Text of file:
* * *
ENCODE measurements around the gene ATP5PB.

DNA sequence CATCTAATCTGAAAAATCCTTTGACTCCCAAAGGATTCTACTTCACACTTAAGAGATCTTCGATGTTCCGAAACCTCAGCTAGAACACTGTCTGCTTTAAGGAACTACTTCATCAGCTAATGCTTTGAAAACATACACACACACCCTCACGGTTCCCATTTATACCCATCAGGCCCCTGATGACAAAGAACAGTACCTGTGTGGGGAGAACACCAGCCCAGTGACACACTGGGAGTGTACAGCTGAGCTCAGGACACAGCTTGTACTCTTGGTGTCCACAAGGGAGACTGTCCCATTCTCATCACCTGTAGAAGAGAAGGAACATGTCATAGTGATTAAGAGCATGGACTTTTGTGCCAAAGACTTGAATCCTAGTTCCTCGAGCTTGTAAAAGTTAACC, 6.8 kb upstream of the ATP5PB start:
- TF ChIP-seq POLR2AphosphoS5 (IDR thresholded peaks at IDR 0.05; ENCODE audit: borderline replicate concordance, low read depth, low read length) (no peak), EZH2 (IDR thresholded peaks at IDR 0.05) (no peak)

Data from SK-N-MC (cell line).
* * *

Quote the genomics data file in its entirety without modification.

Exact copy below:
ENCODE measurements around the gene ATP5PB.

DNA sequence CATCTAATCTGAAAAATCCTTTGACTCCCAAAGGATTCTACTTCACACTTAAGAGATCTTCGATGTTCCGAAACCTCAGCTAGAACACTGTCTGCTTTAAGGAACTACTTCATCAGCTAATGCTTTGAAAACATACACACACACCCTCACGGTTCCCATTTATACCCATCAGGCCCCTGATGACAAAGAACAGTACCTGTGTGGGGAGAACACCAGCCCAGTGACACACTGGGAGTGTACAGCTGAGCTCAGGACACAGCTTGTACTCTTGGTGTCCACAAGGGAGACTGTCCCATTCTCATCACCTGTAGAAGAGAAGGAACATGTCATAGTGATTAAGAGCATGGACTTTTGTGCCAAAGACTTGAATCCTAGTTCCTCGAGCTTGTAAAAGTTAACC, 6.8 kb upstream of the ATP5PB start:
- TF ChIP-seq POLR2AphosphoS5 (IDR thresholded peaks at IDR 0.05; ENCODE audit: borderline replicate concordance, low read depth, low read length) (no peak), EZH2 (IDR thresholded peaks at IDR 0.05) (no peak)

Data from SK-N-MC (cell line).